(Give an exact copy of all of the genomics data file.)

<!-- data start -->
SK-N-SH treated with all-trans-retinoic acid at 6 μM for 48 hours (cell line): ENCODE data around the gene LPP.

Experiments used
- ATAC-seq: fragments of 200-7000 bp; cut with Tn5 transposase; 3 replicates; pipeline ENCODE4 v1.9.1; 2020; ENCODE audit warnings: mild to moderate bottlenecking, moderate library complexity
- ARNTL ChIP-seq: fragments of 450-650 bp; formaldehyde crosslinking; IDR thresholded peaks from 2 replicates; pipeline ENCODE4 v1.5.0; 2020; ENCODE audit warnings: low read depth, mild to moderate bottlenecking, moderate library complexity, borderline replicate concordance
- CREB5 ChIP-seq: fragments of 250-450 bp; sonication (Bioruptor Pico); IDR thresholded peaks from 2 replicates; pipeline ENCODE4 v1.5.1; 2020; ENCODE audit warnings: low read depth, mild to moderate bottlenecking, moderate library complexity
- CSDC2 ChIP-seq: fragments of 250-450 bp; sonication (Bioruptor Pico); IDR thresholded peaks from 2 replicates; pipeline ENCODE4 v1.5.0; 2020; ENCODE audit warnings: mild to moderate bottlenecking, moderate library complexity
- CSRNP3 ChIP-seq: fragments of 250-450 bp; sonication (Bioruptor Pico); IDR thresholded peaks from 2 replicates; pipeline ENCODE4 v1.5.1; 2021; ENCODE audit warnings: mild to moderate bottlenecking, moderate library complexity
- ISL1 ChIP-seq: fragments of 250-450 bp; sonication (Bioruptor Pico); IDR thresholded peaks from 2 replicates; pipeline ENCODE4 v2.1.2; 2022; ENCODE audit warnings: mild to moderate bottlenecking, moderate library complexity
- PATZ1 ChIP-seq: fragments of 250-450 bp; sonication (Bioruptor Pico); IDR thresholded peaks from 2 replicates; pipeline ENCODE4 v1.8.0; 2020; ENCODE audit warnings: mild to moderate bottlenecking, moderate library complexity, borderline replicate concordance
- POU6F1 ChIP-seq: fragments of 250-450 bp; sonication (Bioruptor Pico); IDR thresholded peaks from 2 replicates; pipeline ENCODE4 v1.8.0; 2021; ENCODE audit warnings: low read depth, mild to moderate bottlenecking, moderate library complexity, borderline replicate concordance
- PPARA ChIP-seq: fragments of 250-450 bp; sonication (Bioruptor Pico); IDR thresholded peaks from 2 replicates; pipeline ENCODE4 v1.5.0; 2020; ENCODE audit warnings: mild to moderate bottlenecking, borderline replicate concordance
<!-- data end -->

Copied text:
SK-N-SH treated with all-trans-retinoic acid at 6 μM for 48 hours (cell line): ENCODE data around the gene LPP.

Experiments used
- ATAC-seq: fragments of 200-7000 bp; cut with Tn5 transposase; 3 replicates; pipeline ENCODE4 v1.9.1; 2020; ENCODE audit warnings: mild to moderate bottlenecking, moderate library complexity
- ARNTL ChIP-seq: fragments of 450-650 bp; formaldehyde crosslinking; IDR thresholded peaks from 2 replicates; pipeline ENCODE4 v1.5.0; 2020; ENCODE audit warnings: low read depth, mild to moderate bottlenecking, moderate library complexity, borderline replicate concordance
- CREB5 ChIP-seq: fragments of 250-450 bp; sonication (Bioruptor Pico); IDR thresholded peaks from 2 replicates; pipeline ENCODE4 v1.5.1; 2020; ENCODE audit warnings: low read depth, mild to moderate bottlenecking, moderate library complexity
- CSDC2 ChIP-seq: fragments of 250-450 bp; sonication (Bioruptor Pico); IDR thresholded peaks from 2 replicates; pipeline ENCODE4 v1.5.0; 2020; ENCODE audit warnings: mild to moderate bottlenecking, moderate library complexity
- CSRNP3 ChIP-seq: fragments of 250-450 bp; sonication (Bioruptor Pico); IDR thresholded peaks from 2 replicates; pipeline ENCODE4 v1.5.1; 2021; ENCODE audit warnings: mild to moderate bottlenecking, moderate library complexity
- ISL1 ChIP-seq: fragments of 250-450 bp; sonication (Bioruptor Pico); IDR thresholded peaks from 2 replicates; pipeline ENCODE4 v2.1.2; 2022; ENCODE audit warnings: mild to moderate bottlenecking, moderate library complexity
- PATZ1 ChIP-seq: fragments of 250-450 bp; sonication (Bioruptor Pico); IDR thresholded peaks from 2 replicates; pipeline ENCODE4 v1.8.0; 2020; ENCODE audit warnings: mild to moderate bottlenecking, moderate library complexity, borderline replicate concordance
- POU6F1 ChIP-seq: fragments of 250-450 bp; sonication (Bioruptor Pico); IDR thresholded peaks from 2 replicates; pipeline ENCODE4 v1.8.0; 2021; ENCODE audit warnings: low read depth, mild to moderate bottlenecking, moderate library complexity, borderline replicate concordance
- PPARA ChIP-seq: fragments of 250-450 bp; sonication (Bioruptor Pico); IDR thresholded peaks from 2 replicates; pipeline ENCODE4 v1.5.0; 2020; ENCODE audit warnings: mild to moderate bottlenecking, borderline replicate concordance